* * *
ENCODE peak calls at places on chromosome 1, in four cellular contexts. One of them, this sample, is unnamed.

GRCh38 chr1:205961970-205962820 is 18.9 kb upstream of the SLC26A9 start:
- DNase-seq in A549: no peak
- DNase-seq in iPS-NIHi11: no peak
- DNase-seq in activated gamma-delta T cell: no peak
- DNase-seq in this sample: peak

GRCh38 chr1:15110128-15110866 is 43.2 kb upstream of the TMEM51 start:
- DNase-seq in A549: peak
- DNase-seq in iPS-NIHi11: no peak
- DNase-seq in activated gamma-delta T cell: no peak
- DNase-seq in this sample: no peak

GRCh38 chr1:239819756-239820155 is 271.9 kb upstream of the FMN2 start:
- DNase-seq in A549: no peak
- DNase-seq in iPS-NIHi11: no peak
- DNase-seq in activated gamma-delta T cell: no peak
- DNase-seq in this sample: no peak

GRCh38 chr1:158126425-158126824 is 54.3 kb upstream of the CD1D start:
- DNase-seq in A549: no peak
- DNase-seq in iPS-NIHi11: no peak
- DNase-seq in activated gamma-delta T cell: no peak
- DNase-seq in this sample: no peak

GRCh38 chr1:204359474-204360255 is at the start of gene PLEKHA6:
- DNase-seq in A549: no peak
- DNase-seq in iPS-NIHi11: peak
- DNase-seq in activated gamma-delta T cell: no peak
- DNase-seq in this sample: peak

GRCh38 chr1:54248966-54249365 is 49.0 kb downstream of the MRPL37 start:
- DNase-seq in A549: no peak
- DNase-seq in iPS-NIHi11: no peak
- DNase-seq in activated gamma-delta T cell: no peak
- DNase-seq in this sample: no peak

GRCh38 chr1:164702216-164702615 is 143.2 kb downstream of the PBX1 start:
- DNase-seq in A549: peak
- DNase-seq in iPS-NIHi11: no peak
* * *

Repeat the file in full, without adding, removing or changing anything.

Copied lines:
ENCODE peak calls at places on chromosome 1, in four cellular contexts. One of them, this sample, is unnamed.

GRCh38 chr1:205961970-205962820 is 18.9 kb upstream of the SLC26A9 start:
- DNase-seq in A549: no peak
- DNase-seq in iPS-NIHi11: no peak
- DNase-seq in activated gamma-delta T cell: no peak
- DNase-seq in this sample: peak

GRCh38 chr1:15110128-15110866 is 43.2 kb upstream of the TMEM51 start:
- DNase-seq in A549: peak
- DNase-seq in iPS-NIHi11: no peak
- DNase-seq in activated gamma-delta T cell: no peak
- DNase-seq in this sample: no peak

GRCh38 chr1:239819756-239820155 is 271.9 kb upstream of the FMN2 start:
- DNase-seq in A549: no peak
- DNase-seq in iPS-NIHi11: no peak
- DNase-seq in activated gamma-delta T cell: no peak
- DNase-seq in this sample: no peak

GRCh38 chr1:158126425-158126824 is 54.3 kb upstream of the CD1D start:
- DNase-seq in A549: no peak
- DNase-seq in iPS-NIHi11: no peak
- DNase-seq in activated gamma-delta T cell: no peak
- DNase-seq in this sample: no peak

GRCh38 chr1:204359474-204360255 is at the start of gene PLEKHA6:
- DNase-seq in A549: no peak
- DNase-seq in iPS-NIHi11: peak
- DNase-seq in activated gamma-delta T cell: no peak
- DNase-seq in this sample: peak

GRCh38 chr1:54248966-54249365 is 49.0 kb downstream of the MRPL37 start:
- DNase-seq in A549: no peak
- DNase-seq in iPS-NIHi11: no peak
- DNase-seq in activated gamma-delta T cell: no peak
- DNase-seq in this sample: no peak

GRCh38 chr1:164702216-164702615 is 143.2 kb downstream of the PBX1 start:
- DNase-seq in A549: peak
- DNase-seq in iPS-NIHi11: no peak